All of these books are excellent; I'd be hard put to rank them. The first one is Philip Marsden's The Bronski House: A Return to the Borderlands. It is a part biography and part travelogue, but as a hybrid it is seamless, with the wholeness of a wonderful novel. Zofia lives in Cornwall, England, and invites her neighbor, Philip, to travel with her back along her childhood roots, in that region of central Europe that has felt the cultural imprint (and the imprint of marching boots) of Poland, Lithuania, and Belarus. From the relatively minor skirmishes of class warfare to full-blown revolution and world war, violent forces drove Zofia, her mother, and her whole extended family on the road time and again. Every new emergency, every new occasion of escape and relocation, was faithfully recorded in the mother's diaries, which Marsden drew upon for the raw authenticity of his book.
The Bronski House gave me two powerful impressions, incarnated in its vivid characters and their heartbreaking turns of fate: First, how savage the human waste caused by the vanities of powerful and violent men. Second, how human relationships and dialogues trump every social and cultural stereotype that people raise up to justify their prejudices.
Dubravka Ugresic's edgy but deeply humane novel The Ministry of Pain is superb at portraying the cost of separation from one's homeland, coupled with the aching confusion of seeing one's homeland become a battle of violently competing identities--the situation faced by every refugee from the civil wars of the former Yugoslavia. The language(s) spoken by the refugees among each other is a minefield of unintended and intended belligerence. The protagonist, Tanja, shepherds her Amsterdam university class of mostly expatriate students of Yugoslav literature, through the tides of conflicting emotions and pragmatic survival imperatives, even as she tries to cope with her own realities of financial woes, departmental politics, and the slippery legalities of refugee status. She thinks about the people she has abandoned, while others (first her lover, then one after another of her students) abandon her. Meanwhile, the concept of homeland becomes more nebulous and brittle, and her memories become unreliable.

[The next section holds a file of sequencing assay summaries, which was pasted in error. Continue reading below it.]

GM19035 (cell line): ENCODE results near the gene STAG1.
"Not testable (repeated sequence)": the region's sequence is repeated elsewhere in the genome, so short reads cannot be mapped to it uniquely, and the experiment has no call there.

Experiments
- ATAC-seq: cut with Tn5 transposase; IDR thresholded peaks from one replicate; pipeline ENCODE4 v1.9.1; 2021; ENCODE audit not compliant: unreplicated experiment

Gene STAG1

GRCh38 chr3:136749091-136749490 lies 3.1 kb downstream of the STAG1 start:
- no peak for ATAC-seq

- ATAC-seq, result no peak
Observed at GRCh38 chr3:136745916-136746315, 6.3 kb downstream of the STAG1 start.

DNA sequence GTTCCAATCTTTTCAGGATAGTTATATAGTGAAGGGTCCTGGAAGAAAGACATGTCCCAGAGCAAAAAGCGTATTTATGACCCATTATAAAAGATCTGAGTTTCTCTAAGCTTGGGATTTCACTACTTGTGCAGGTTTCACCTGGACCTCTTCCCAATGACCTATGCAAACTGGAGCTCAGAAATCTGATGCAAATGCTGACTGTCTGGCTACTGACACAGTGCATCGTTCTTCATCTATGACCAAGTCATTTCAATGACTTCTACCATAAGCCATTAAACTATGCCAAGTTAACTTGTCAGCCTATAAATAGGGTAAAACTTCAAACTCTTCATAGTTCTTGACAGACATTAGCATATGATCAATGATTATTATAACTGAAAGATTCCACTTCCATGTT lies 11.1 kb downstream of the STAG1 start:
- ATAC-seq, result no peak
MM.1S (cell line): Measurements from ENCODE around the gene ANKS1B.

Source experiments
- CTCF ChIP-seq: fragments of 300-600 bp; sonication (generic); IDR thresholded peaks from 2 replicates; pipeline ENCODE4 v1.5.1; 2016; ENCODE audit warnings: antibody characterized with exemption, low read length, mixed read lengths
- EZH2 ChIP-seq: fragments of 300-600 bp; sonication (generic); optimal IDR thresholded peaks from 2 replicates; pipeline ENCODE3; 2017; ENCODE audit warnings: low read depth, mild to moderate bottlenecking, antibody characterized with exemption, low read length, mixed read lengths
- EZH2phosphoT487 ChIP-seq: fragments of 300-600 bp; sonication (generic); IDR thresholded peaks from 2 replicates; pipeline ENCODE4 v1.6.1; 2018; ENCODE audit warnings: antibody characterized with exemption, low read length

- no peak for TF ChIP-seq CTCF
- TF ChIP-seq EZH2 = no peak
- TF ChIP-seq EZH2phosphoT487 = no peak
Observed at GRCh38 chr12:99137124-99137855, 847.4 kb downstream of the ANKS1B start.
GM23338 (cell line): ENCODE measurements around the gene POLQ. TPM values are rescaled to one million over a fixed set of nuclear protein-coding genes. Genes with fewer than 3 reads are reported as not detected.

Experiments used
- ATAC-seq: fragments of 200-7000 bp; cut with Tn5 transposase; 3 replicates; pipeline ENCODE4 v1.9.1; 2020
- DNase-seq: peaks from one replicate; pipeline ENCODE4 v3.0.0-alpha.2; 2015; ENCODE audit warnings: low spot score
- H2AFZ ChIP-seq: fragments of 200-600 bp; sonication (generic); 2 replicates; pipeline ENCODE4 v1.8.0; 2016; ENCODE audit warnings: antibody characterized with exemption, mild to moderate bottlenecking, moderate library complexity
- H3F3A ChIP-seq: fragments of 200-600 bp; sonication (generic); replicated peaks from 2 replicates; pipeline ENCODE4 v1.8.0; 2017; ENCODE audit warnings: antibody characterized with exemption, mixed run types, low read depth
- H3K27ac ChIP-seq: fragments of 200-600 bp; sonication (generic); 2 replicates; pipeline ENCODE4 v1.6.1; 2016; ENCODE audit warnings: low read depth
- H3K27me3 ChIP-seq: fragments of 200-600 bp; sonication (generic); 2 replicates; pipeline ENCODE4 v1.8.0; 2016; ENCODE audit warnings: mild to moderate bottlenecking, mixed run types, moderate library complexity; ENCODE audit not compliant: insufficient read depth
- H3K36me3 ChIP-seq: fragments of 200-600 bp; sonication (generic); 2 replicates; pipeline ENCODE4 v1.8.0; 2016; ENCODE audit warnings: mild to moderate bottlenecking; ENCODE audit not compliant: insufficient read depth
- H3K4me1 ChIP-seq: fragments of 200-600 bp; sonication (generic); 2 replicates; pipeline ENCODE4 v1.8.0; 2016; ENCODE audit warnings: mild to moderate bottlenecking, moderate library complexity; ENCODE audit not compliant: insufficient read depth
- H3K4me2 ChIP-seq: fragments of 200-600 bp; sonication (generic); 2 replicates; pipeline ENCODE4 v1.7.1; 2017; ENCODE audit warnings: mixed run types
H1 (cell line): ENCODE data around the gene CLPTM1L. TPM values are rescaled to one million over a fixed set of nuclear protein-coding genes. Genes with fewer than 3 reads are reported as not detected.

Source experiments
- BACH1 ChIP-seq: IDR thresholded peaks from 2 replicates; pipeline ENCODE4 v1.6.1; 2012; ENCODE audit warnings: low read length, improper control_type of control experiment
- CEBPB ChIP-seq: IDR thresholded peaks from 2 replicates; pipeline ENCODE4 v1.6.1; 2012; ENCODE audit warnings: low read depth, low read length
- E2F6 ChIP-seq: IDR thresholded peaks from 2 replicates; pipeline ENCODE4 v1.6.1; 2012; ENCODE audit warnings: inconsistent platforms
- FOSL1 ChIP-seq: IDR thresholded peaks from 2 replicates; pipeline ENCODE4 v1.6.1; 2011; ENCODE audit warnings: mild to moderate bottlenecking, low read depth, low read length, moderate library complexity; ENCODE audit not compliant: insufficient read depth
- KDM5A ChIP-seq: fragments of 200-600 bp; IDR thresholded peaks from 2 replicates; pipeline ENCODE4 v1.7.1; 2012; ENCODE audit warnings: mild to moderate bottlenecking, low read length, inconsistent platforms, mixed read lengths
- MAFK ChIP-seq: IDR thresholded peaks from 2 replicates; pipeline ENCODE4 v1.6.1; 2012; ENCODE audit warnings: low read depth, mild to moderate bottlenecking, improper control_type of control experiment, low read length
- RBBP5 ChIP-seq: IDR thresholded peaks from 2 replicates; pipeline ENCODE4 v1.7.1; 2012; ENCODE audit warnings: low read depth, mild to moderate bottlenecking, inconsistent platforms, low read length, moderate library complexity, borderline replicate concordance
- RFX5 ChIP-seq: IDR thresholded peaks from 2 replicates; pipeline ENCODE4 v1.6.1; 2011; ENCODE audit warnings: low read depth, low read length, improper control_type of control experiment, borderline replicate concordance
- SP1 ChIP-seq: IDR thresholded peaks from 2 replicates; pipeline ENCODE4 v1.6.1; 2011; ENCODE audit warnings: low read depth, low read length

I loved the author's descriptions of the conversations and preoccupations of exiles when they gather in their Amsterdam hangouts--the deep tissues of grievances, gossip, conventional wisdom, resignation, and "Yugonostalgia." Tanja and one of her students spend a day at the Hague to watch a war crimes trial, and see before their very eyes the poisonous pettiness, the cosmic smallness of the men who gained power by making nationalism lethal. For some, the cost was life itself; others find themselves, as in Marsden's true story, forced into psychic as well as physical displacement among uncomprehending strangers.
The last book I read was the one that affected me most deeply: Nikolai's Fortune by Solveig Torvik. Like The Bronski House, this book is based on fact: every major character of the five generations populating this historical novel actually existed, and all of the major events really happened. The details of daily life and dialogue are beautifully crafted fiction, but they too are based on careful research, even to the point of securing meteorological records from 130 years ago so that we readers can experience a 400-mile trek from rural Finland to coastal North Norway.
The power that forced Nikolai from Finland to Sweden to Astoria, Oregon, and then his unacknowledged daughter Kaisa across the mountains from Finland to Norway was not military or (overtly) political, but economic. Most landless farmers of rural Finland in the 19th century were living on the edge of starvation, except for the lucky few who found generous employers. The rumored limitless prospects of America beckoned many with dazzling promise, while frustrating them with impossible distances; the waters of Norway's Lofoten Islands, teeming with fish, constituted a slightly more accessible substitute.
But the constant spectre of economic distress and dispossession was not all that people faced. The Lutheran church's hold on society was, at the local level, near-absolute. Woe betide a woman whose few minutes of intimacy (real or forced) resulted in pregnancy: whatever the truth, she had no choice but to be publicly humiliated by the priest in front of the whole congregation, after which all felt entitled to treat her as soiled, except for the leering men who felt a different sort of entitlement.
The cruelty of oppressive sexual hypocrisy within a community was matched by the equally ruthless structures of racism and nationalism as soon as two or three communities came into contact--as when the economic refugees of Torvik's novels ran into the Norwegian social scale: native Norwegians on top, Finnish immigrants decidedly below; and the Samis (insultingly labeled Lapps) relegated dismissively to the bottom. As if these poisons were not enough, alcohol and its power to wreck lives is never far from center stage.